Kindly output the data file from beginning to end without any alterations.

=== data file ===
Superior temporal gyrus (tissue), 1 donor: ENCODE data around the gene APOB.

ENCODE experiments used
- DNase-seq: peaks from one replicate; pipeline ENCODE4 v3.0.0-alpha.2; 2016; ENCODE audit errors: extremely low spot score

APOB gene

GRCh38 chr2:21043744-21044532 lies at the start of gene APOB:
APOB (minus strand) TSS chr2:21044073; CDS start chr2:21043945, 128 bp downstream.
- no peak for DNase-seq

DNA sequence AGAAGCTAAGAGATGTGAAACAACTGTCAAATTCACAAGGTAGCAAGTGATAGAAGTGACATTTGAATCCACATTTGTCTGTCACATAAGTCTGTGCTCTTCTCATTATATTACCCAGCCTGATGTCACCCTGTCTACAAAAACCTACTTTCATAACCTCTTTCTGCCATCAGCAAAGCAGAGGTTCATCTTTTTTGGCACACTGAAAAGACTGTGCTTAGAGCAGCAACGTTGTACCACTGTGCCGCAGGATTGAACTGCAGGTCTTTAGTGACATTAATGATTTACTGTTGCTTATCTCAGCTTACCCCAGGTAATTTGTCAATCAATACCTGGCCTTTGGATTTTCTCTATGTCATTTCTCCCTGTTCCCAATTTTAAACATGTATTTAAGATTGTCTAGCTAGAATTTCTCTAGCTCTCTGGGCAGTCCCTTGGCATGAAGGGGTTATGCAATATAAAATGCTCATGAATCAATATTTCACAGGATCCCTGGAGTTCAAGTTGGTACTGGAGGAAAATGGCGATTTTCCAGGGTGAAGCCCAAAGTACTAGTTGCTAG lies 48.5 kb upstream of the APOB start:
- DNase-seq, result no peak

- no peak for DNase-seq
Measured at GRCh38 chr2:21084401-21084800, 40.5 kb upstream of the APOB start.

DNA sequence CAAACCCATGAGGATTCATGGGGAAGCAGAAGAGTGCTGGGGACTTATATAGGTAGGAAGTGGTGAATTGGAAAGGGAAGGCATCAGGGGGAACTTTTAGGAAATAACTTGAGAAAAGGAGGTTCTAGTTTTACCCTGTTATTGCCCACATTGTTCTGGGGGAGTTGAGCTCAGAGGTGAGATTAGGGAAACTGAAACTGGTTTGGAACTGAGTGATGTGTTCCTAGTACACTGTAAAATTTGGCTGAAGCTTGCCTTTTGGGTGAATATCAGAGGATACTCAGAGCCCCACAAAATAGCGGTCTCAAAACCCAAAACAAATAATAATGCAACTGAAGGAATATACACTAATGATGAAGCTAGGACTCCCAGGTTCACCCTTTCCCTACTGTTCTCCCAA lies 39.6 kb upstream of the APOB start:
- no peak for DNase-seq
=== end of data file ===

Superior temporal gyrus (tissue), 1 donor: ENCODE data around the gene APOB.

ENCODE experiments used
- DNase-seq: peaks from one replicate; pipeline ENCODE4 v3.0.0-alpha.2; 2016; ENCODE audit errors: extremely low spot score

APOB gene

GRCh38 chr2:21043744-21044532 lies at the start of gene APOB:
APOB (minus strand) TSS chr2:21044073; CDS start chr2:21043945, 128 bp downstream.
- no peak for DNase-seq

DNA sequence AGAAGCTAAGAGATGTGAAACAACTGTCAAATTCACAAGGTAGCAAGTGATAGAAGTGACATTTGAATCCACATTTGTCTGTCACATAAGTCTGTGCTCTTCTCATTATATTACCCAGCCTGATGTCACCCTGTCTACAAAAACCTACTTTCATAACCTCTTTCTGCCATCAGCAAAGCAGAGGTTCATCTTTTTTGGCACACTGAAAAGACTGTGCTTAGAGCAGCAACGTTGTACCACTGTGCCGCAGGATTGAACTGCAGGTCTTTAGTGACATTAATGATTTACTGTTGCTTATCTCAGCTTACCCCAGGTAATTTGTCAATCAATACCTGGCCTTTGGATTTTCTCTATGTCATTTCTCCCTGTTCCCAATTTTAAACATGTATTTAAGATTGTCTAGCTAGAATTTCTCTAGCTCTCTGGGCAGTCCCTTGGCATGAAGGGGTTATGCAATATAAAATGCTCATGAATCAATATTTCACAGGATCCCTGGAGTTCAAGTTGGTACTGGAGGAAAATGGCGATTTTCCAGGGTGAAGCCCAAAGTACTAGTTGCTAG lies 48.5 kb upstream of the APOB start:
- DNase-seq, result no peak

- no peak for DNase-seq
Measured at GRCh38 chr2:21084401-21084800, 40.5 kb upstream of the APOB start.

DNA sequence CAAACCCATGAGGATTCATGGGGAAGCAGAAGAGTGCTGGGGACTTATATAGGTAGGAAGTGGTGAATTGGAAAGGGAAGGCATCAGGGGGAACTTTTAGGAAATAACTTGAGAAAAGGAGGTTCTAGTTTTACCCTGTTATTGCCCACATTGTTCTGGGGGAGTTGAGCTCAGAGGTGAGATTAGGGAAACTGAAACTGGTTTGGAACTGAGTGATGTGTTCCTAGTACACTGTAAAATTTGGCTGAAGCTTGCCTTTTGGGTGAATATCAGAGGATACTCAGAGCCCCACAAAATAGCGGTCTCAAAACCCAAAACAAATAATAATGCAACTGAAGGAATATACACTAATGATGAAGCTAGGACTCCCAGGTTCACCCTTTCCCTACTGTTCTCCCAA lies 39.6 kb upstream of the APOB start:
- no peak for DNase-seq